A Note on Spoilers

I decided it might be a good idea to make what’s known as a “sticky post” here on the front page for those coming in who might be concerned about spoilers. In these posts I’m going to be talking about varying aspects of movies that I’ve been watching, This may include writing about things that some would consider spoilers, including, at times, the endings of these movies. Those who are particularly spoiler averse may want to avoid reading these posts if they are planning to watch the movie in question. In certain circumstances where I will be discussing events towards the end of the movie, including the ending in at least a vague way, or when a movie contains a particular plot twist that might be considered major, I will try to post a more specific spoiler warning, because I do recognize that even though I may be writing about a movie that is decades old, it’s still going to be new to some people. Okay, with that out of the way, let’s get on with it, shall we?

A Sensual Noodle Fest – Tampopo (1985)

tp2There are times when eating is simply about fueling up the body for whatever is to come next.

Then there are those other times…

Juzo Itami’s Tampopo is a film that never forgets the sensual side of food and eating.

The movie takes its name from that of its heroine, who runs a roadside ramen stand in rural Japan. Her desire is to have the best ramen shop in the area, but unfortunately, her noodles simply aren’t all that good. Enter itinerant trucker Goro (Tsutomu Yamazaki) and his sidekick Gun (Ken Watanabe), who stop in one evening as a break from the road. After Goro stops her son from being beaten by three of his school mates then takes a beating himself while defending her from harassing local Pisken, he awakens the next morning to find that she has taken him in and cleaned and bandaged his wounds.

When it turns out that Goro knows more than a thing or two about the proper cooking of ramen, Tampopo begs him to train her so that she can become a truly great noodle chef.

Okay, I know that at this point many of you are probably thinking “ramen chef”? How much does it take to boil water and toss in some dried noodles and a pack of seasoning? But of course, we’re not talking here about the sodium-laden six-for-a-buck college student staple. Instead, we’re talking a true bowl of Japanese deliciousness, with a deeply flavored soup, handmade noodles freshly cooked, thin slices of pork that actually cook once they are placed in the soup just before eating, and slices of vegetables and other ingredients that make for a heart, healthy meal.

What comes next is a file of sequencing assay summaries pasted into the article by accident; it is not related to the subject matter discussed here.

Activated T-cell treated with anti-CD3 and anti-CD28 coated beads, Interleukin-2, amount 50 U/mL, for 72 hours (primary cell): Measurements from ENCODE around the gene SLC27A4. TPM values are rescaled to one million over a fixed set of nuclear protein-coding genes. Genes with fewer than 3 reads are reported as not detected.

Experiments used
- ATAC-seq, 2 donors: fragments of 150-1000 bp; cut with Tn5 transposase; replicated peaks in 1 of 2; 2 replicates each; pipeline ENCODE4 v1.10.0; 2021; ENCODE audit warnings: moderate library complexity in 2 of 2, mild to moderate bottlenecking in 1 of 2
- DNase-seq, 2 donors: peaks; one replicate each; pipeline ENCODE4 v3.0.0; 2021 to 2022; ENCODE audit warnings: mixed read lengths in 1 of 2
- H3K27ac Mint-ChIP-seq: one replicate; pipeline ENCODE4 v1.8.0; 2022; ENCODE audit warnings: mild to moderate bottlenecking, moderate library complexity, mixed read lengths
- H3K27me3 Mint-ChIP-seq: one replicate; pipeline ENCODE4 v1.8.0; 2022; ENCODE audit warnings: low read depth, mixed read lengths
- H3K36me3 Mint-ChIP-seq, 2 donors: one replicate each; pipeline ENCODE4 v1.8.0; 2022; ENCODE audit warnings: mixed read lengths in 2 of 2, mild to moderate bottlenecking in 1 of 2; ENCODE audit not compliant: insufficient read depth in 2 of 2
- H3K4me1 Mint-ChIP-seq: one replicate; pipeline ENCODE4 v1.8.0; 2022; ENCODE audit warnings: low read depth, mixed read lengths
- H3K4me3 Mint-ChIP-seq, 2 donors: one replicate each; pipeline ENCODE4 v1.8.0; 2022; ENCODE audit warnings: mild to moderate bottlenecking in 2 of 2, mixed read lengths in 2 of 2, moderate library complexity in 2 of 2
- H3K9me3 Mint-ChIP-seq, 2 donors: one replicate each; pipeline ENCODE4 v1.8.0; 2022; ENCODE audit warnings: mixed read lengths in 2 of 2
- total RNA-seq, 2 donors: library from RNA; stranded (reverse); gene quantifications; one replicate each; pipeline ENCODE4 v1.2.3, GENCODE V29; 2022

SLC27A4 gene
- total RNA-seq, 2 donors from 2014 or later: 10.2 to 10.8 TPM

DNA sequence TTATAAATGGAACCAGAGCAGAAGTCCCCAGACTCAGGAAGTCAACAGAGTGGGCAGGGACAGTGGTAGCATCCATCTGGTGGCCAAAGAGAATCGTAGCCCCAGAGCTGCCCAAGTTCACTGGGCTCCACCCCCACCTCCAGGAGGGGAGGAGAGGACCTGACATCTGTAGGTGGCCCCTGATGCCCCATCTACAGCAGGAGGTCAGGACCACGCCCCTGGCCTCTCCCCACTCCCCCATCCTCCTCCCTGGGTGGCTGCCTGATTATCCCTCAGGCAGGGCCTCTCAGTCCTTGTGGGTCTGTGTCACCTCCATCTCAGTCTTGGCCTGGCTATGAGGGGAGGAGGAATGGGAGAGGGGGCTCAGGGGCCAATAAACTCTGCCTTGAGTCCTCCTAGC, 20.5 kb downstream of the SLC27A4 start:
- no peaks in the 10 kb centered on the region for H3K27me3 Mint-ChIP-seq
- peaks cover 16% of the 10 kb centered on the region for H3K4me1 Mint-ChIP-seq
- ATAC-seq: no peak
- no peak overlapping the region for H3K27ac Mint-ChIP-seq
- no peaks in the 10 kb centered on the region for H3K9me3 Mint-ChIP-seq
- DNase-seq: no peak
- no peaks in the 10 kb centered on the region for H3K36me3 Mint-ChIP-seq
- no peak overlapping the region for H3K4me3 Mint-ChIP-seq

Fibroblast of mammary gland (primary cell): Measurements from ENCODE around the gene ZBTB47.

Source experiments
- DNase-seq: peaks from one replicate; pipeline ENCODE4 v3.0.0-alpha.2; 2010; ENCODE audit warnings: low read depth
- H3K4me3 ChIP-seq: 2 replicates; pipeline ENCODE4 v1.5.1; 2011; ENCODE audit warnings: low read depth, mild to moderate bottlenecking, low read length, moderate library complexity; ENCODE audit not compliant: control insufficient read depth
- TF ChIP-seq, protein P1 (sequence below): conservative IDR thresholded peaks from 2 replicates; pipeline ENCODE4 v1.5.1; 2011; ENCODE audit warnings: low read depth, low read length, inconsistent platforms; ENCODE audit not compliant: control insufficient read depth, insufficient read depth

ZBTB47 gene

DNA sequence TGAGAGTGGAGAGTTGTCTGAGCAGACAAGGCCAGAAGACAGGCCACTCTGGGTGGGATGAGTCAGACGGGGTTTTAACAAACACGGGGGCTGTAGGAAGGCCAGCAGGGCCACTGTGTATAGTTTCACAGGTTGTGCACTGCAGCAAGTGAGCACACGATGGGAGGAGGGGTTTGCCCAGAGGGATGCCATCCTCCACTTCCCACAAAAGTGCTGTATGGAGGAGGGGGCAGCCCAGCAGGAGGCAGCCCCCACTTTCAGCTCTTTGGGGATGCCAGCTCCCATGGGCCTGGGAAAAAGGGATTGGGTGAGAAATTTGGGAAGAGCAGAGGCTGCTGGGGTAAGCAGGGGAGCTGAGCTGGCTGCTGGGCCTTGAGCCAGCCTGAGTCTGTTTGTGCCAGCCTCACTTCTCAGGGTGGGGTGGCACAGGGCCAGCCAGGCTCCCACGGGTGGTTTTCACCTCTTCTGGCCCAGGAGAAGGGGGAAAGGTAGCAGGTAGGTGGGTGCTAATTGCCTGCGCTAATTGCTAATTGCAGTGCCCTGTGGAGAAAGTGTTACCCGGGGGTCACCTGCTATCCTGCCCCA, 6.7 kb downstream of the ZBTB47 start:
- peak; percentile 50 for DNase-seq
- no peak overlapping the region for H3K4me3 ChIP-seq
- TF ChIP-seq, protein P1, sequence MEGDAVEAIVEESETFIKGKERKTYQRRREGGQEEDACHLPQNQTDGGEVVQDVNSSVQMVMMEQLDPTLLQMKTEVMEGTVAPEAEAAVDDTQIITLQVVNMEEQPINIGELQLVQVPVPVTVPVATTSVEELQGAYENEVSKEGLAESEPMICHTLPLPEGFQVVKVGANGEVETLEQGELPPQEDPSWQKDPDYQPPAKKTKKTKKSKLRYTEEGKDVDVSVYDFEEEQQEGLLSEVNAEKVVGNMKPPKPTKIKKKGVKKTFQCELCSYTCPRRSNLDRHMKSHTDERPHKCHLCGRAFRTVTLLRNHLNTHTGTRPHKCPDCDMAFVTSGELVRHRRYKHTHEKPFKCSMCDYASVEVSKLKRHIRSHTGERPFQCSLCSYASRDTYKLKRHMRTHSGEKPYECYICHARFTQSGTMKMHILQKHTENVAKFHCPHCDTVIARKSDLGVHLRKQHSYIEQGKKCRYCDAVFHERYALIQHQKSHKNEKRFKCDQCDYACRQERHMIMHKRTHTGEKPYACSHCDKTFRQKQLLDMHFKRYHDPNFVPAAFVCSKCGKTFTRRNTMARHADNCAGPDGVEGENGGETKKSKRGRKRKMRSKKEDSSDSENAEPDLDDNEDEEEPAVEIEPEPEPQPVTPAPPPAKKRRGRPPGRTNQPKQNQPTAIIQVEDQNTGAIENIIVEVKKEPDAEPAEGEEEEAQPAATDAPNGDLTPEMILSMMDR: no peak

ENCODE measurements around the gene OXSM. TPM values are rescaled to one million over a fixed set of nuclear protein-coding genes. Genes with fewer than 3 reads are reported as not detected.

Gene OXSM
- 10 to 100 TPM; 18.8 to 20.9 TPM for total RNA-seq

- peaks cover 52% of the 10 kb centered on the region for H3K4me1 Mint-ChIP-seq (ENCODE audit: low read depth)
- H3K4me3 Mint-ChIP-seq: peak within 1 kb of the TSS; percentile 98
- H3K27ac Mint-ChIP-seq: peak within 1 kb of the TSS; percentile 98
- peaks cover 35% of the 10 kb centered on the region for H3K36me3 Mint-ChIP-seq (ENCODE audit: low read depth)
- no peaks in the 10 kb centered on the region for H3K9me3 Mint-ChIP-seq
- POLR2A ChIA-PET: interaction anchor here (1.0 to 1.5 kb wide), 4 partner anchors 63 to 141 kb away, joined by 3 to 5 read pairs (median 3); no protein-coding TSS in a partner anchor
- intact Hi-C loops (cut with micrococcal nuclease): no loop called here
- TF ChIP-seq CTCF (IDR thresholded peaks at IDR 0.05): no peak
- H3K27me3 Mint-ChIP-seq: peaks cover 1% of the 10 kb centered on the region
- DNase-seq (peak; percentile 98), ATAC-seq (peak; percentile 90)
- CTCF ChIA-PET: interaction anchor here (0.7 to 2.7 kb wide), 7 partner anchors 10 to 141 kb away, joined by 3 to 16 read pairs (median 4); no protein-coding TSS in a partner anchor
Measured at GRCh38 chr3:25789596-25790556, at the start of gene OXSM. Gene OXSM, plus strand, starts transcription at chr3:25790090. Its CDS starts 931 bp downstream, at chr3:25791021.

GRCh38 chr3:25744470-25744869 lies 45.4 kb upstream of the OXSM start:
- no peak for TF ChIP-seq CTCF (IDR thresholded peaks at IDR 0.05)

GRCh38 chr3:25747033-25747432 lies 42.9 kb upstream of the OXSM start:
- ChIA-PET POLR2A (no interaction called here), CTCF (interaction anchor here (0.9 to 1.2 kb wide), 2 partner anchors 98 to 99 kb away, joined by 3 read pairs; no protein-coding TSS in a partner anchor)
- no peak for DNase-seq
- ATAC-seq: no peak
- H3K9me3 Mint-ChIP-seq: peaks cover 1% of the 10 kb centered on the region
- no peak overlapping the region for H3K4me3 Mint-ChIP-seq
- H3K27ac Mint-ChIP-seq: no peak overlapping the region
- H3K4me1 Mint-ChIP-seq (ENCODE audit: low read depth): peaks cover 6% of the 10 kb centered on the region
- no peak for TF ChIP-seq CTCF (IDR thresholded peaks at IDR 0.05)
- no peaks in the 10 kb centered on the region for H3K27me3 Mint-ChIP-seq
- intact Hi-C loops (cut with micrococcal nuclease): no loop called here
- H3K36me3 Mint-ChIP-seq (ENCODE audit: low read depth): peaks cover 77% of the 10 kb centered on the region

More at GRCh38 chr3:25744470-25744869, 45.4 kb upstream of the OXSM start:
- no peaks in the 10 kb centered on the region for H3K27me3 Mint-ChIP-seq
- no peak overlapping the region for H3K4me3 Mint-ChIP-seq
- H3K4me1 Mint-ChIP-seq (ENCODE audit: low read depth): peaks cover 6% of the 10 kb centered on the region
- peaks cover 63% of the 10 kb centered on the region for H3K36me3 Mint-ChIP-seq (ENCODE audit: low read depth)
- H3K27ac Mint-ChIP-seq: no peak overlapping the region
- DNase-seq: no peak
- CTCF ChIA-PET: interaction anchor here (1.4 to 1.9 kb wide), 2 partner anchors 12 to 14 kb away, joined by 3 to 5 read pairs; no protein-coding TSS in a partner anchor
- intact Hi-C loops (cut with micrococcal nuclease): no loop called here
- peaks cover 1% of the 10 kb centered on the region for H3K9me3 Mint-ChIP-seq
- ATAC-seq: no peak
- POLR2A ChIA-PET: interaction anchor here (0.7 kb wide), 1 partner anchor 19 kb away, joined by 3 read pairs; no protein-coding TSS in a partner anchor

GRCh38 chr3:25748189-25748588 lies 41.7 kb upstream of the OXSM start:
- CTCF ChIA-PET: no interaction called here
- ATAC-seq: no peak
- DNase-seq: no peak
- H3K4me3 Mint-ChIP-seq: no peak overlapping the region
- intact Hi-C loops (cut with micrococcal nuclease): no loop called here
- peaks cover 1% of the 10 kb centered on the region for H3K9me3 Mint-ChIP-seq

tp1In other words, we’re talking about a dish that not only fulfills the body’s need for energy, but one which, if made and approached correctly, can be a delight for all the senses.

We’re also talking about a movie that celebrates that sensory and, as I said above, sensual side of food and of eating.

Back to the main plot of the film: from this point on, Tampopo plays out not unlike a parody of many a Samurai and Western movie – it was even promoted as the world’s first “ramen western” – a play on the Italian “spaghetti western” genre – with Goro not only teaching and training Tampopo to make the best bowl of noodles possible, but where his own expertise fails, recruiting others to help out. In many ways it has that classic “gather the warriors to help defend the village” feel to it. The pair also set about to learn the true tricks of the ramen masters, even at times going undercover to learn her competitors’ secrets.

tp5But that’s just the main plot. Interspersed within that are small vignettes which bring the true sensuality of eating to the forefront. For instance, the is one subplot which involves a gangster and his lover who are all about exploring the sexual nature and possibilities of different foods in a way that is somewhat reminiscent of the refrigerator scene from 9 1/2 Weeks. There’s even a scene involving a raw egg that… well, let’s just say that it may give you something different to think about the next time you’re making breakfast.

There’s also a memorable scene involving a women’s etiquette class which takes place in a restaurant and in which the teacher is attempting to instruct her young charges the proper “Western” way to eat spaghetti – without the characteristic slurping sounds that often are taken as a sign of the enjoyment of the food in Japanese culture. Her lecture, however is often interrupted by a man sitting a few tables over who is definitely enjoying his own bowl of noodles. And when it finally becomes time for the students to practice what she has been preaching, things do not go exactly as she had hoped.

tp4One of the beauties of Itami’s work here is how seamlessly he integrates these vignettes into the larger work, making them feel not so much like intrusions in the ongoing main plot, but explicative and evocative examples of the mood and atmosphere and themes that he is exploring. He is very ably assisted in this by the camera work of cinematographer Masaki Tamura who finds the perfect way to shoot each of these scenes in a way that makes them feel individualized, but none the less part of the whole.

At the same time, Tampopo is a movie which never loses sight of the inherent silliness at its core and therefore never falls into the trap that can be the downfall of so many comedies. It never takes itself too seriously. Instead it completely embraces its parodic nature and celebrates it just as it celebrates the culinary world.

tp3Also of note is the cast, each of whom seems perfectly chosen for their role. Yamazaki brings just the right combination of gruffness, world-weariness, and sensitivity to the role of itinerant driver/samurai, and Nobuko Miyamoto is utterly charming as the vibrant Tampopo (we’re told that her name means “Dandelion”) who transforms from somewhat dowdy and run down to become as shining and bright as her new restaurant once it. too, receives a near-complete makeover. The supporting cast, which includes many Japanese film stalwarts such as Kōji Yakusho, Yoshi Katō, Hideji Ōtaki, and Ryūtarō Ōtomo, are all perfectly cast and inhabit their roles extremely well.

All of this leads to Tampopo being a film which celebrates food and eating in all of its facets, one which emphasizes and celebrates the fact that food, both in its creation and in its eating can be so much more than just another uick stop along the way in the day, if only one takes the time to slow down and approach it properly.